Why grazing makes eating complicated and sets you up to fail
I lost weight when I stopped grazing
How I stopped grazing
This post explains why putting your food on a plate helps you lose weight.
Why I started grazing
As long as I was overweight, I figured I should eat less.
Following all my diet rules, tips and tricks meant making big changes to what I normally ate and avoiding many types of food. My meals became smaller and in hindsight, unbalanced.
I thought I was doing everything right.
Because I wasn’t meeting my body’s needs–though I didn’t know this–I felt hungry all the time. Which made me think about eating all the time. I thought I was addicted to food.
Eventually I’d get so hungry, I’d break down and eat something I thought I shouldn’t. Then feel incredibly guilty. And ashamed for not having enough “discipline.” (I didn’t know that weight loss is about building healthy habits, not willpower.) All of this left me not trusting myself, which made me feel anxious.
When I look back at the 10 years I was overweight, the more complicated I made eating, the harder it was to lose weight. But when I finally threw my arms up in the air, said to hell with it (!) and went back to the basics, I lost weight.
One of the first things I did was stop grazing all day. I wanted to write this post to explain what I did instead.
It’s painfully obvious, but a decision many people neglect to make. It’s especially important because one good choice leads to the next.
The only way to get rid of that panicky feeling was having a plan to correct it. So I’d decide to eat an even smaller amount at my next meal—it was a chance to get back on track and prove I could stick to my diet.
But this plan was self-defeating.
The more often I cut back my meals to make up for snacking, the hungrier I became between meals and the more I’d snack. Pretty soon I was just eating small amounts here and there throughout the day. And I continued to gain weight.
People would say “Oh, she just likes grazing.” So I began thinking, “I just like grazing.” Soon grazing became a normal, acceptable thing in my head. I was just somebody who preferred to eat little bits here and there, but never a full meal.
Without realizing, I’d become scared to eat an actual meal. I thought: If I can gain weight by eating small amounts most of the time, how much more weight will I gain if I eat a complete breakfast, lunch and dinner? I became afraid of feeling full.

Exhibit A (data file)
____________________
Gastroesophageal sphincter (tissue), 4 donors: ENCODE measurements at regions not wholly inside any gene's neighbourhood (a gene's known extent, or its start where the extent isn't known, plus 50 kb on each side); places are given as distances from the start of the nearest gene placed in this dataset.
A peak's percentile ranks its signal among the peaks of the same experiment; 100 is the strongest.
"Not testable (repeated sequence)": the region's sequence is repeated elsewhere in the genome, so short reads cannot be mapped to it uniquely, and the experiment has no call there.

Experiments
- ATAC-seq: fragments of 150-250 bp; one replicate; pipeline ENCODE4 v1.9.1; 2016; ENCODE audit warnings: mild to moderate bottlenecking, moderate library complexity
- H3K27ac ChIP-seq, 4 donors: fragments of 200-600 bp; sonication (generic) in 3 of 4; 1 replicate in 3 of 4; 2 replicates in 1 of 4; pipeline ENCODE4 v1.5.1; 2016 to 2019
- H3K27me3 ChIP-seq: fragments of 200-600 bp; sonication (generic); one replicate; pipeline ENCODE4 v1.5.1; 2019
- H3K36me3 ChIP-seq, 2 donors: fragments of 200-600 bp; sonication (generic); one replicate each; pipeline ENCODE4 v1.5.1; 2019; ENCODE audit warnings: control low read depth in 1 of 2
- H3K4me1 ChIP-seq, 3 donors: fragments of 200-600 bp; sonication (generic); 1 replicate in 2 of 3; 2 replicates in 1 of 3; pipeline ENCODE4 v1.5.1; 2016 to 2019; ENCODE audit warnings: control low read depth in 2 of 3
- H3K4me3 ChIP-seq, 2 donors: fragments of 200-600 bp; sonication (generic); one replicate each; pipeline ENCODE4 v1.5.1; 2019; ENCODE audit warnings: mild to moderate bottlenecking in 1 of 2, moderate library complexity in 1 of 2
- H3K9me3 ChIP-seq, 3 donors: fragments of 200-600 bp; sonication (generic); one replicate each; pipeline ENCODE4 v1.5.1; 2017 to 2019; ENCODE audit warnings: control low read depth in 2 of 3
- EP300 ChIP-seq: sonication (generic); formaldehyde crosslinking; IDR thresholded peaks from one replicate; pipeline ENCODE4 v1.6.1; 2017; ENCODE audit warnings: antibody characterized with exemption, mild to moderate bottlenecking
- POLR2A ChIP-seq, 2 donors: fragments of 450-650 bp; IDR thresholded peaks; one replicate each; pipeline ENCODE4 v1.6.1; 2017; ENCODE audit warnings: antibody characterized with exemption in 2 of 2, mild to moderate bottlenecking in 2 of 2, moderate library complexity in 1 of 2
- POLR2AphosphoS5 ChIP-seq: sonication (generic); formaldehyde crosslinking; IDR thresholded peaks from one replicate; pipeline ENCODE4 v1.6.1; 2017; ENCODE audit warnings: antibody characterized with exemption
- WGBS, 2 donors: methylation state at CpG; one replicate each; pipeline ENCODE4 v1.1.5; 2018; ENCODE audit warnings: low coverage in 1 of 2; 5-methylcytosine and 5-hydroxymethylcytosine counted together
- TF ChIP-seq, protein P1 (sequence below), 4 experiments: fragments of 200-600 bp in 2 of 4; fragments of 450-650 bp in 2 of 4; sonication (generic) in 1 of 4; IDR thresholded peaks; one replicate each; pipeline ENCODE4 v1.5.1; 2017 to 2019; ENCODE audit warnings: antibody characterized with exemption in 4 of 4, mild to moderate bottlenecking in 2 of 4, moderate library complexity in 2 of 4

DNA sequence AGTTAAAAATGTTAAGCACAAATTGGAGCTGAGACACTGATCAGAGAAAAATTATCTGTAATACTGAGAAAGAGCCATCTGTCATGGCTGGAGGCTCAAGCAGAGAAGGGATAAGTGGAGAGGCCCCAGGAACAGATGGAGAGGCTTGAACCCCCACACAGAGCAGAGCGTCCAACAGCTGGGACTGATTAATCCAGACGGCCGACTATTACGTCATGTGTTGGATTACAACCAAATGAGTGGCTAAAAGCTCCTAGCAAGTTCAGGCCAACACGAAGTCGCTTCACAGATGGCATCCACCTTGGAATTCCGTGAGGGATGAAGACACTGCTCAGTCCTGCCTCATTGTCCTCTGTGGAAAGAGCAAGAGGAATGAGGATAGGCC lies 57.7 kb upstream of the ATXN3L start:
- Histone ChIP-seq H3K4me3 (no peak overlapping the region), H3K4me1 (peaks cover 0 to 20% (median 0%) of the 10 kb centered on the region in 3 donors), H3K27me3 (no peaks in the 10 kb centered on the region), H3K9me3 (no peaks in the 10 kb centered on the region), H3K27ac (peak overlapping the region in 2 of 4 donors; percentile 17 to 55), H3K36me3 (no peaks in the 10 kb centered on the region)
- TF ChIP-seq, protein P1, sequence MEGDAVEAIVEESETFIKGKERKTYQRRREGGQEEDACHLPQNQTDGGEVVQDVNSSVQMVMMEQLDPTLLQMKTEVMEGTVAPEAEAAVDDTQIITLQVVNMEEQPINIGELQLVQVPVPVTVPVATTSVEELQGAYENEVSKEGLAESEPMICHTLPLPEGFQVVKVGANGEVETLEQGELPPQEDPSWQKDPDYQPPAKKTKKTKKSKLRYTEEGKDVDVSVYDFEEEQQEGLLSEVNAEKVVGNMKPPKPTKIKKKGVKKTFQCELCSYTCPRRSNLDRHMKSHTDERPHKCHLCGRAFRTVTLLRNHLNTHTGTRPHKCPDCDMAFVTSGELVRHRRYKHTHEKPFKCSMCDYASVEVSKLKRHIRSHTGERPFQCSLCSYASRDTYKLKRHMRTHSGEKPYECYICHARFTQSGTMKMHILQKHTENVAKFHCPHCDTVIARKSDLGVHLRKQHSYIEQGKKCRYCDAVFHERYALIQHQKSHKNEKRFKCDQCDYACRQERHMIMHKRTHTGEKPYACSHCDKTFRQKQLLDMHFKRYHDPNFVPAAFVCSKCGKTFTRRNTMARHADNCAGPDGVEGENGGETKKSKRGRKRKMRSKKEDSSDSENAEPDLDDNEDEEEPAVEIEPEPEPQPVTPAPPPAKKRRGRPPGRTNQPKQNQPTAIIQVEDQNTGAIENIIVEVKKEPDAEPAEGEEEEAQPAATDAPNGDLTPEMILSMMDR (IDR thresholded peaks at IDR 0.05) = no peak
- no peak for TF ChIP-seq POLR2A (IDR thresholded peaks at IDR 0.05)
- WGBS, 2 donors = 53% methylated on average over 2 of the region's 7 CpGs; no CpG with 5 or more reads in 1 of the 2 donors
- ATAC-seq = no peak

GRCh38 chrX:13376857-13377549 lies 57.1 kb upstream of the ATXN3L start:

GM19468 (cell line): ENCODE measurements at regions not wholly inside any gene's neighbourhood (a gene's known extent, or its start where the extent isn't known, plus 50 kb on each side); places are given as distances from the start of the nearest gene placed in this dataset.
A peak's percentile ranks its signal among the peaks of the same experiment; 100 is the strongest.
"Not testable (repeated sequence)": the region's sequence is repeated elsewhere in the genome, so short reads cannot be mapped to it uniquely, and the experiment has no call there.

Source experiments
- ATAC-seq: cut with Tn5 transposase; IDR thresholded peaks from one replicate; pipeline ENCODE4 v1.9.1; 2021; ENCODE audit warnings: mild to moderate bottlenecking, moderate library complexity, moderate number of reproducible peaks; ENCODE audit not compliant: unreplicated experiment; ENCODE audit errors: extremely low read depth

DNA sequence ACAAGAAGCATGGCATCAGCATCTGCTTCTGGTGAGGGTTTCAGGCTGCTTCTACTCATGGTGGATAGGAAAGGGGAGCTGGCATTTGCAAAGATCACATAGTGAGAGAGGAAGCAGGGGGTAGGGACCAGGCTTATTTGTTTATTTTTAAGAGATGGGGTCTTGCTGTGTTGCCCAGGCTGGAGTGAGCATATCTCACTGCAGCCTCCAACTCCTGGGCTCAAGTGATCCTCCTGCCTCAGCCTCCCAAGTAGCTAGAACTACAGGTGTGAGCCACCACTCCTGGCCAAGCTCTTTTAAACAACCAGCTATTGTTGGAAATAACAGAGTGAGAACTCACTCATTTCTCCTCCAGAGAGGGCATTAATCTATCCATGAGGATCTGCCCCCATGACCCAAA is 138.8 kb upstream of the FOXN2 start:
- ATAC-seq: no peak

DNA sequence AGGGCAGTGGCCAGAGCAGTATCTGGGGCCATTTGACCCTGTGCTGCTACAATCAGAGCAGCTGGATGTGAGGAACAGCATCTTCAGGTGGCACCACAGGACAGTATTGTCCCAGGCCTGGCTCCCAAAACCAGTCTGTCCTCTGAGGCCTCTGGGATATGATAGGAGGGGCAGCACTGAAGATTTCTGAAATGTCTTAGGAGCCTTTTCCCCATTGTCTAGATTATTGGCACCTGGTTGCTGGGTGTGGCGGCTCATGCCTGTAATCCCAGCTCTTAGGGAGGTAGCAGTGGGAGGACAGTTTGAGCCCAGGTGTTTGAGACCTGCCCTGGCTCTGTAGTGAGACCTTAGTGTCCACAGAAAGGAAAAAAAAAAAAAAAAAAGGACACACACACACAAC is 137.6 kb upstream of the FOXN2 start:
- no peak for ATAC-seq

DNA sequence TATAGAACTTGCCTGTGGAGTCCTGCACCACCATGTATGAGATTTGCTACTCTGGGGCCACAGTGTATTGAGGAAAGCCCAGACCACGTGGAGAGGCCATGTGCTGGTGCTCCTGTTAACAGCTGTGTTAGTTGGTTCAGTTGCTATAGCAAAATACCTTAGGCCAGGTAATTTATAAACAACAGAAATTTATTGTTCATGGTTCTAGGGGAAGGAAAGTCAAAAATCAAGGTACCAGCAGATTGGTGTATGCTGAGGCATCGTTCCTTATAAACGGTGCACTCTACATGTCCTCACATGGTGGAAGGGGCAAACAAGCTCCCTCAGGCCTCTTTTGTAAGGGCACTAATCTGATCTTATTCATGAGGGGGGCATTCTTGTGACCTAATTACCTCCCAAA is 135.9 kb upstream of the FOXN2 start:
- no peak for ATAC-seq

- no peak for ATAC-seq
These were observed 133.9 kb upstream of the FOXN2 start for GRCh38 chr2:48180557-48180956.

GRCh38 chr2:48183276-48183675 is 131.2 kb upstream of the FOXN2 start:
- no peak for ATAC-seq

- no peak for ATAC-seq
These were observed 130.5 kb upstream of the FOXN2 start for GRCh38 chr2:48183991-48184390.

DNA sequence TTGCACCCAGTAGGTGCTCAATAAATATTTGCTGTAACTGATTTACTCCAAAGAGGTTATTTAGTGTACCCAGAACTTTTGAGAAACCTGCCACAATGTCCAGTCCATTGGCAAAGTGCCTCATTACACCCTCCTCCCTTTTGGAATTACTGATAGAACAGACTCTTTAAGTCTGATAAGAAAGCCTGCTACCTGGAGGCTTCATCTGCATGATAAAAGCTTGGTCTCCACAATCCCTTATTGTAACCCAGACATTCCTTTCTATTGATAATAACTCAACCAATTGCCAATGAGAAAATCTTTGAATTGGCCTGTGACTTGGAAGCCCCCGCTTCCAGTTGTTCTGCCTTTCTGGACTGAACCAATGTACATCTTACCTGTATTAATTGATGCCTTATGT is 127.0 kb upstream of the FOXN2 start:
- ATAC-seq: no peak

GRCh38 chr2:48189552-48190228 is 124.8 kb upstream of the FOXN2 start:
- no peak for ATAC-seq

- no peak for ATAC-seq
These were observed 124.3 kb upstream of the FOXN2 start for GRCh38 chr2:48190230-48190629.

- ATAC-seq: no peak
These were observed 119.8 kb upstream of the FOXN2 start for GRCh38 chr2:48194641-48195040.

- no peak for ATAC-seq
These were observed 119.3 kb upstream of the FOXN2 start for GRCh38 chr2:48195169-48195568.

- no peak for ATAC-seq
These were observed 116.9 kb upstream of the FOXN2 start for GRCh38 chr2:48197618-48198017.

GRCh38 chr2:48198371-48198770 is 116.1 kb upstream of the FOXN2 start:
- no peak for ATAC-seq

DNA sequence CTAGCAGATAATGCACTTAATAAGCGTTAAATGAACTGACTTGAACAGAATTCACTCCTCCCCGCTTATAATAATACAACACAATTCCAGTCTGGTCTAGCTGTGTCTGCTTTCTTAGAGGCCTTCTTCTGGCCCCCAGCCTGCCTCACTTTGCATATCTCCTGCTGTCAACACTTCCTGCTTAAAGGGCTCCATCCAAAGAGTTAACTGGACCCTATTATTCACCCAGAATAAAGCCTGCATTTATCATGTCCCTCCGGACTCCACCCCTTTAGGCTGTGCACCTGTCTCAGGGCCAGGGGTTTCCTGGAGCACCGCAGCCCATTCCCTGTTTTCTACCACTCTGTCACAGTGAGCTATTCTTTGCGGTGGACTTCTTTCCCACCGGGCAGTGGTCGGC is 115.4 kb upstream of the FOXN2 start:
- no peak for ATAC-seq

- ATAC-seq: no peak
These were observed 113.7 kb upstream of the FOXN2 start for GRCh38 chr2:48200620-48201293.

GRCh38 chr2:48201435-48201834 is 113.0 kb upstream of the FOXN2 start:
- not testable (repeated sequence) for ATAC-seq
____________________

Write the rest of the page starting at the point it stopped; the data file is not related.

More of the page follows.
I continued grazing because I didn’t understand how the body works, (like if you don’t eat enough regularly, your body goes into survival mode and slows down your metabolism) or that balanced meals made of whole foods (big enough to make you feel satisfied) help you lose weight.
Processed foods are full or sugar, salt, preservatives, artificial flavours and colouring that confuse your body so it’s hard to know when you’re full. Orange juice is a processed food.
By then I’d only eat fruit, diet pop (which confuses your body) and low-fat processed foods, like pretzels and rice cakes—always careful not to eat enough to feel full. And I continued to be overweight.
My life went on this way until everything got so bad I asked for help.
- I always had low energy because I never met my body’s needs with a variety of natural foods.
- I started thinking I had a slow metabolism. All my friends who were a healthy weight ate breakfast, lunch and dinner.
- I got into the habit of always eating or drinking something.
- I felt awkward eating with other people. Only comfortable eating small amounts meant making excuses. Soon I’d be hungry again. Meanwhile everyone else was busy getting on with their day.
- I was always looking for a washroom because I needed to brush my teeth each time I ate.
- I never really knew how much I ate. And worried all the time. So I’d try to under-eat to be safe, which always lead to overeating.
I lost weight when I stopped grazing
I hit rock bottom a few times during my recovery. Each time I found myself deep down a pit, with no idea how to climb out, I reached out for help. And each time I discovered an important piece of the weight-loss (aka healthy habit) puzzle. Remember, healthy habits help you reach and maintain a healthy weight. Diets are short term solutions.